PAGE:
co2 using a 10kg pail
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Old 03-09-2004, 05:21 AM   #1
wendyv
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Hi everyone, I am using 3 - 2 litre bottles with a bubble counter which goes into a Hagen ladder. It works fine but only for a week; then the bubbles start to slow down. Now what I was wondering is; I have this 10kg pail with a lid that I have a heck of a time getting off; it seals really well. Today I attacked a piece of silicone tubing into the lid and it is drying now. I was thinking of using it instead of all these bottles; attaching it to the bubble counter. Has anyone used anything this big before? If so, how much sugar, yeast, baking soda would you figure I should use? I am right now using 2 cups sugar, 1/2 teaspoon yeast and 1 teaspoon of baking soda to each 2 litre bottle. Since the pail is 5 times, I would think I would have 10 cups of sugar but not sure about how much yeast and baking soda to add? I wouldn't think I would do 5 times the yeast; do you still keep the yeast at about the same amount (1/2 teaspoon) as that is what is eating the sugar? Also not sure about the baking soda how much to add?
Thanks if anyone knows.
Wendy
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Old 03-09-2004, 05:41 AM   #2
ninoboy
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Isn't it gonna cost more in the long run compare to pressurized?
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Old 03-09-2004, 05:46 AM   #3
wendyv
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Probably in the long run; but for now I would like to use it and get rid of these 3 2 litre bottles. Last time I had a leak in one of my T connectors and had a heck of a time finding it; so figure if I go with the one big pail; that would solve that part of the problem.
My husband isn't into my spending anymore money right now on my "fish tanking" as he calls it; so even if it costs mainly for the sugar; he doesn't seem to mind that. Got to keep our spouse's happy:lol:.
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Old 03-09-2004, 08:03 AM   #4
ninoboy
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Hey, I had a leaking T-connector last month also. That was the last place that I checked. Now I just use silicone some silicone sealant to seal around it and I don't disconnect from the T when I refill or switch bottle.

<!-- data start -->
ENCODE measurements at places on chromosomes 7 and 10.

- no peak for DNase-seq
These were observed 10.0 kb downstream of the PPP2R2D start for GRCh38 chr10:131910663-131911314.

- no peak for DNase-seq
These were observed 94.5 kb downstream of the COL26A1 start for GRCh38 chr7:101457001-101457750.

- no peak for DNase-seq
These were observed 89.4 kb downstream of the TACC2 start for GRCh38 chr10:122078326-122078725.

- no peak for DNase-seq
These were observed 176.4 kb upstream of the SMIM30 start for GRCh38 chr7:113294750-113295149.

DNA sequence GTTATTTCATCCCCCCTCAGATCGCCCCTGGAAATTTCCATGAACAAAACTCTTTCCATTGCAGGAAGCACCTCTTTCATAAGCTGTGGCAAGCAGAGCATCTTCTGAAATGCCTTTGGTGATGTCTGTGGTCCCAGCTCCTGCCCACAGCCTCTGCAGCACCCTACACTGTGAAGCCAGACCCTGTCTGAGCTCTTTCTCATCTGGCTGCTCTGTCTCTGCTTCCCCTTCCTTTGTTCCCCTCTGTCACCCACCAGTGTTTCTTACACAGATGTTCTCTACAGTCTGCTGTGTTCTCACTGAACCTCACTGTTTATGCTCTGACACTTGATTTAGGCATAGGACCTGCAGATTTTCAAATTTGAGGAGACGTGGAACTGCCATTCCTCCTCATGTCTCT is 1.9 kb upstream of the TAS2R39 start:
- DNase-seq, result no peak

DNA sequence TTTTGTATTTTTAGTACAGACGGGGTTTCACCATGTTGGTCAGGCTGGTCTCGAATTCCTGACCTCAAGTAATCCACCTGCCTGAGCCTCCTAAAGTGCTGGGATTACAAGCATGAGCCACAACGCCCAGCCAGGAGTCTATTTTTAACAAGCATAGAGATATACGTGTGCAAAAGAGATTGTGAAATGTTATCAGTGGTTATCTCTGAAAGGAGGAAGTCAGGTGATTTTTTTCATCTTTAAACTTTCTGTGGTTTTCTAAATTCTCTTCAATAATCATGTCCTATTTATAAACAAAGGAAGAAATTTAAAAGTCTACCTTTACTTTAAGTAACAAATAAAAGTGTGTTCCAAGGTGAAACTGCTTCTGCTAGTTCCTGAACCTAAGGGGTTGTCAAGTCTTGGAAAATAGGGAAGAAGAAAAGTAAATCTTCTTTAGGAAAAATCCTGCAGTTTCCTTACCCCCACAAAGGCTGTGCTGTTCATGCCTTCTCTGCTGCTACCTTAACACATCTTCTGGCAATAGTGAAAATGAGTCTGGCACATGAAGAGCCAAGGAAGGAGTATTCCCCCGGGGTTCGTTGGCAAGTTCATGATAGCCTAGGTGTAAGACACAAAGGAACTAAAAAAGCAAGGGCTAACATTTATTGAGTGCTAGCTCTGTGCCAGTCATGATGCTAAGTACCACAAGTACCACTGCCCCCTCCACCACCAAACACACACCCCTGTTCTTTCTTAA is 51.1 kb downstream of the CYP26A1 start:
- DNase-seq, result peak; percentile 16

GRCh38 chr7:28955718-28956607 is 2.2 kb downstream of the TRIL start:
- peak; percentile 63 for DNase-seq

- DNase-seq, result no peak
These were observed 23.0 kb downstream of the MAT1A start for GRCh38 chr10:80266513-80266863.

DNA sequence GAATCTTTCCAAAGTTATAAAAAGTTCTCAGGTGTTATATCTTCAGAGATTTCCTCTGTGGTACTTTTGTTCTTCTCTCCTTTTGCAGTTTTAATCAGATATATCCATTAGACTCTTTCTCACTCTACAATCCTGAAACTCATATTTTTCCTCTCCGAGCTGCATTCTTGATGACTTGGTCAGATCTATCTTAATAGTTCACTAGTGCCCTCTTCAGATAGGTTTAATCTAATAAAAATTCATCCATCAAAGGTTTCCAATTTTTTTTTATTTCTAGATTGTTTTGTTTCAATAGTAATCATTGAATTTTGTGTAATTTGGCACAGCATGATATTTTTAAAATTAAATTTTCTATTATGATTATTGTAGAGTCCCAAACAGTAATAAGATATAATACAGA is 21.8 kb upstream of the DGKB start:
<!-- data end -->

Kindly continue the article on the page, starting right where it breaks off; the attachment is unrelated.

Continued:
I'm not really sure about the amount of yeast. I would start with 1.5 teaspoon maybe. I realized that the CO2 production is not constant when I use too much yeast.

What brand of yeast do you use? I have bad production using Fleishman active dry yeast. It starts real slow, then produces a lot, then drop down after a week only. I switch back to Red Star (actually I used this one first before Fleishman). It starts very fast and the production last more than twice longer (I change every 18 days by using 1/2 tsp).

About the baking soda, I did some research last month and found out that it actually act as buffer. If you have high KH, you can use less of it. The solution inside the bottle becomes acidic overtime and will kill the yeast. Using baking soda/buffer will prolong the yeast life in there.
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Old 03-09-2004, 04:05 PM   #5
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Thanks, I have never heard of Red Star around here; think they only have the Fleishmanns. They do have beer and wine yeasts though at the brew places; maybe I'll try one of those?
My kh isn't really high; so wonder how much baking soda to put in and if there is a limit to the amount as I could put 5 teaspoons in or whatever? Anyone know if you can put too much baking soda in? Maybe with 1 teaspoon per bottle it is not enough and the yeast is getting killed off too fast; is that possible and that is why the bubbles are only lasting about a week with a good amount of bubbles? Beginning to feel like the mad scientist:lol:.
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Old 03-09-2004, 04:22 PM   #6
ninoboy